A Joy Day: Sundays in Denver, circa 1901
Reminiscences of a Blissful Sunday in Denver, circa 1901
Pearl Stevens Andrews (1896-1988) grew up in Denver’s Highland neighborhood during the early 1900s. The daughter of Ora and Daniel Stevens (a vegetable dealer), Pearl was one of three children along with older brother Charles and younger sister Florence. The family resided in a home at 3277 Meade Street.
Pearl recalls her memories of taffy candymaking, the Barnum & Bailey Circus parade, and a trip to Golden (via pet pony) in a series of nine written reminiscences (M1069), available for research in DPL’s Western History and Genealogy Department.
Below is a sample from “A Joy Day,” which details a blissful Sunday in the Stevens household around 1901.
How is it possible to pack all the slices of joy and excitement into one Sunday? Sundays were special for my brother (nine years old), my sister (now three years old), and myself, an extra lively girl of five. Special day. Papa was home all day.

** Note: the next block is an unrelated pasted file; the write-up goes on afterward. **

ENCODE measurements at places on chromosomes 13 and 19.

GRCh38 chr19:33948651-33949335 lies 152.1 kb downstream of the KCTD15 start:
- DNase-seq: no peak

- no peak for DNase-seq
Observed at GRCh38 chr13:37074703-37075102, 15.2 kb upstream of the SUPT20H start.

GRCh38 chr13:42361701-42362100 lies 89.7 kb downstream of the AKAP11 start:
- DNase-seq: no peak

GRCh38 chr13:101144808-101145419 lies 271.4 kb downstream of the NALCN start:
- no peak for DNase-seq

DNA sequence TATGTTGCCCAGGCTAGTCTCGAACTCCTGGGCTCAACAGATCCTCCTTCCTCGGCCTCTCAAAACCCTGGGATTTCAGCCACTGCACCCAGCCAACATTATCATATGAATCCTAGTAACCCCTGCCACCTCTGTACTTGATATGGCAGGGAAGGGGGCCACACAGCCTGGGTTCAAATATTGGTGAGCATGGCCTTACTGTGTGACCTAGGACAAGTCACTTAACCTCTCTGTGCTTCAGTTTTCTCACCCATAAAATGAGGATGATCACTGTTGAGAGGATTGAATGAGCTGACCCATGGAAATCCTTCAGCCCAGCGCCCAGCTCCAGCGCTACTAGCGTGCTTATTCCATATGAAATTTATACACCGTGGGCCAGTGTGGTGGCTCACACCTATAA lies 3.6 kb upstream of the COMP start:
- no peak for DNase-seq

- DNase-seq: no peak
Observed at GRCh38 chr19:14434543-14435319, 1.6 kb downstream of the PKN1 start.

Weekdays were long for him, leaving before daylight to be at the City Market before the farmers arrived with their fresh produce. His stall brought small profit, but Mama knew how to stretch every dollar.
Back to the slices of Joy Day. Not a wasted moment. It was early when we three youngsters came down the stairs then pell-mell into our parents’ big bed, interrupting our father’s well-deserved sleep. Funnies are always funnier when he reads them. Good imitations of Foxy Grandpa, Happy Hooligan, Buster Brown, the mischievous Katzenjammer Kids (who always got spanked), Mutt and Jeff. There were laughs and giggles unlimited.
When we heard the band tuning up, we cleared the table and hurried toward the lake. The big attraction was the electric fountain. We were early enough to get a good seat. What lovely colors reflected on to the lake.
What a Joy Day!
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